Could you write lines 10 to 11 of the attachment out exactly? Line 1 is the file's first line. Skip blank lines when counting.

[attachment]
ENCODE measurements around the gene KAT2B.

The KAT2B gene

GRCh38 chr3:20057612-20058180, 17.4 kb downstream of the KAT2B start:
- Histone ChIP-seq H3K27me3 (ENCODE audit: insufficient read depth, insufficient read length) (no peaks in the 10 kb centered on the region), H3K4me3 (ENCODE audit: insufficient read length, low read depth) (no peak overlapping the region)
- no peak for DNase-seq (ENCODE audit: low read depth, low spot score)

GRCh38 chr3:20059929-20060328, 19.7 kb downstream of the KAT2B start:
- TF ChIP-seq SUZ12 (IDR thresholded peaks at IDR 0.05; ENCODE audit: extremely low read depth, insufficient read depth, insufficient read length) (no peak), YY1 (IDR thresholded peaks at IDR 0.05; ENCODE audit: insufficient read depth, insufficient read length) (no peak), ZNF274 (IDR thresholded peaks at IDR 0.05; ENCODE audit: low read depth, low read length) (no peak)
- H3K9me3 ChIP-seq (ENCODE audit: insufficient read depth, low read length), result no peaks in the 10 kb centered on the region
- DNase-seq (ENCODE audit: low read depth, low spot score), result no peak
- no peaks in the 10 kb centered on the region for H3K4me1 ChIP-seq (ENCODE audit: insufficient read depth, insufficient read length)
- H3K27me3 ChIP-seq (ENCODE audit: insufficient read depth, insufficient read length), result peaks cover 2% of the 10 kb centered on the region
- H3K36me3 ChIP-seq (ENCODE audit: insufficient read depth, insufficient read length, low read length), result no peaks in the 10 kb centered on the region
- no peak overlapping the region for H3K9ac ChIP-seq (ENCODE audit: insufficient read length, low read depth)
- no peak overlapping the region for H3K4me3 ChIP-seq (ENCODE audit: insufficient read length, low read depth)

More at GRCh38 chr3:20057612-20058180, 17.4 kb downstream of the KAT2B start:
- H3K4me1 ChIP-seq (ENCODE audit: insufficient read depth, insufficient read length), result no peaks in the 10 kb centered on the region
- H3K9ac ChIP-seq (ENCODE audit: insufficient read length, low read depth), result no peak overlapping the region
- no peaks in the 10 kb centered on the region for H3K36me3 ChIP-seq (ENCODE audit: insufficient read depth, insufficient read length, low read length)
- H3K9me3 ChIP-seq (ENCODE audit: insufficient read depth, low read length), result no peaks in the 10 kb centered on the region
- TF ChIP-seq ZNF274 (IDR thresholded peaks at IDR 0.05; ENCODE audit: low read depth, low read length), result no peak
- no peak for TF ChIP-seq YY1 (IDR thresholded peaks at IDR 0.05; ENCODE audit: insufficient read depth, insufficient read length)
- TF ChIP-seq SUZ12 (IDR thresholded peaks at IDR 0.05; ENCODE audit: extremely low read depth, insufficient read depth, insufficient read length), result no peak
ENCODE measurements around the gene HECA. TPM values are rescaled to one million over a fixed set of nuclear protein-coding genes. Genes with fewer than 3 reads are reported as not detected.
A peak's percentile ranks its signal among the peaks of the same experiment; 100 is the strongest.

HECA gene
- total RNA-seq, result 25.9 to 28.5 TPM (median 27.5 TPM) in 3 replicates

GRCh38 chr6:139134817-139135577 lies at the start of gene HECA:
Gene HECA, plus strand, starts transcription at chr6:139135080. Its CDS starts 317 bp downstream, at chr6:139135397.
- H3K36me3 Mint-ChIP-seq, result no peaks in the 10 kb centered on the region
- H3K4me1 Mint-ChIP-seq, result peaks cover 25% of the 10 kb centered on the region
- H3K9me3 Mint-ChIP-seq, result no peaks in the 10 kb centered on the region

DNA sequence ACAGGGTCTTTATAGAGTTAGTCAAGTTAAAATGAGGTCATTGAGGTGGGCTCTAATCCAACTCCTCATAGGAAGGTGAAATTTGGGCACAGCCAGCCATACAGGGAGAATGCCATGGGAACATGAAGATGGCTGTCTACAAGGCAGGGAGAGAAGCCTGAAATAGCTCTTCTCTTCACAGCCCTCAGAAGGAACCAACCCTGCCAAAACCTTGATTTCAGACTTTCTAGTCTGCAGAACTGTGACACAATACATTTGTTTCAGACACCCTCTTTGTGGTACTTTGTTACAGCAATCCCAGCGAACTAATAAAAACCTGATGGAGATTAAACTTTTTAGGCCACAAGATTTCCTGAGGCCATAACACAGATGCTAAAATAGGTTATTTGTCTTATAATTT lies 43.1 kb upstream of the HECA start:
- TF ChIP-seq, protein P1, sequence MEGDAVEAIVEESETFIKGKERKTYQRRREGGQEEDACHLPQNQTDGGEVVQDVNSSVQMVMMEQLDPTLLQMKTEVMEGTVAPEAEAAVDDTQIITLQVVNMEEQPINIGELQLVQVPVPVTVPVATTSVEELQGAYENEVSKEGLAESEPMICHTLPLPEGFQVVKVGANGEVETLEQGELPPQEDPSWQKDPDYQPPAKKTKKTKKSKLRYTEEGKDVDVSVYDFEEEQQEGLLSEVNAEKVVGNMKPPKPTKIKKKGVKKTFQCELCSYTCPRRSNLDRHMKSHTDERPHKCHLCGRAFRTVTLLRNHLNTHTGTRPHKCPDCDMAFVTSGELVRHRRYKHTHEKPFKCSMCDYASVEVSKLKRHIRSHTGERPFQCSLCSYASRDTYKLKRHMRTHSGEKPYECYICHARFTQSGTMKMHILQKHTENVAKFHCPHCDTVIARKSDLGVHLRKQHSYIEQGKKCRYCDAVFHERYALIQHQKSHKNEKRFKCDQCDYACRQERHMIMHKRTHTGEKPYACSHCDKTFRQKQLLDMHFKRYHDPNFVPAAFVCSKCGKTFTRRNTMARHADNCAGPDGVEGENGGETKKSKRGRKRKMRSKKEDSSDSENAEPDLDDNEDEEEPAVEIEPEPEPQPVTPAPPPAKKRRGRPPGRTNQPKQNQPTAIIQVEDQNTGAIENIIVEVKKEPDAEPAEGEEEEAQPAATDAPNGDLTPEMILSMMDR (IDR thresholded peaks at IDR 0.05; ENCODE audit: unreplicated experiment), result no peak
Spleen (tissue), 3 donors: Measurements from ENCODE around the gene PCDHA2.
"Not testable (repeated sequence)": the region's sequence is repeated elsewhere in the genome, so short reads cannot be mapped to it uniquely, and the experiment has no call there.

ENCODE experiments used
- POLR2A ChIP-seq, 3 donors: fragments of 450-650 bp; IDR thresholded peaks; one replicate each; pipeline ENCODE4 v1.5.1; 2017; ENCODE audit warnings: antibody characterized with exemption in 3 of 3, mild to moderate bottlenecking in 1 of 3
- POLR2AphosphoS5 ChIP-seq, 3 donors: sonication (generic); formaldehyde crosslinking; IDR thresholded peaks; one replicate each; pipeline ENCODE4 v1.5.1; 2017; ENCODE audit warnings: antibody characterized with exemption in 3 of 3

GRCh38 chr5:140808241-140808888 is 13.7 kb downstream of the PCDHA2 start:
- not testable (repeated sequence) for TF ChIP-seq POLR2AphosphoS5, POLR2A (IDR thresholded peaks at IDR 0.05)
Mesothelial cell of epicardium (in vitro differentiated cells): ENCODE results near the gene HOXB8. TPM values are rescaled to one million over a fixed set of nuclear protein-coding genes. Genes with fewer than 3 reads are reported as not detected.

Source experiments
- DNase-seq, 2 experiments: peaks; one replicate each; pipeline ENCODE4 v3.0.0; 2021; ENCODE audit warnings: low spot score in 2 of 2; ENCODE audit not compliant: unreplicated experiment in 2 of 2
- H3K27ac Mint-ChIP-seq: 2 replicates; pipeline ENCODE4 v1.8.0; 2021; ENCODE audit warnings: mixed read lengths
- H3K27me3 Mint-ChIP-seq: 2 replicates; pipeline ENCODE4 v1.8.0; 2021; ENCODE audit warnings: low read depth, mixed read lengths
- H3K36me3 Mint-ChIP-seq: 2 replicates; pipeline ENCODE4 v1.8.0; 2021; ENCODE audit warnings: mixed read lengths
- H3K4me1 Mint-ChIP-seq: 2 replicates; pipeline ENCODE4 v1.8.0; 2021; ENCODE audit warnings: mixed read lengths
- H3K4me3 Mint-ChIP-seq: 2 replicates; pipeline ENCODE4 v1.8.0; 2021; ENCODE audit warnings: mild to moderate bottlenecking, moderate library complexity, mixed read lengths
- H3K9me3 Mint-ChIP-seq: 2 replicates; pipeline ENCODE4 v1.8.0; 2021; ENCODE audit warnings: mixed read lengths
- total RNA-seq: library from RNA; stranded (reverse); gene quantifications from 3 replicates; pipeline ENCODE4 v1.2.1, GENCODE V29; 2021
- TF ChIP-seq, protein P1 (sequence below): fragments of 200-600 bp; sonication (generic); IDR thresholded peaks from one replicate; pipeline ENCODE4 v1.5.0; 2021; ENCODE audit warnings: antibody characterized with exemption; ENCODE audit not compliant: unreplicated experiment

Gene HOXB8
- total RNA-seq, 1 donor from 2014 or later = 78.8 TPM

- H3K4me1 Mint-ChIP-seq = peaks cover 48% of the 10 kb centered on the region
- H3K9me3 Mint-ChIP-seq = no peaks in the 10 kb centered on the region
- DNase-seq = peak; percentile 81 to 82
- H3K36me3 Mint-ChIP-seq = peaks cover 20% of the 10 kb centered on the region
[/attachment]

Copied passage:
- no peaks in the 10 kb centered on the region for H3K4me1 ChIP-seq (ENCODE audit: insufficient read depth, insufficient read length)
- H3K27me3 ChIP-seq (ENCODE audit: insufficient read depth, insufficient read length), result peaks cover 2% of the 10 kb centered on the region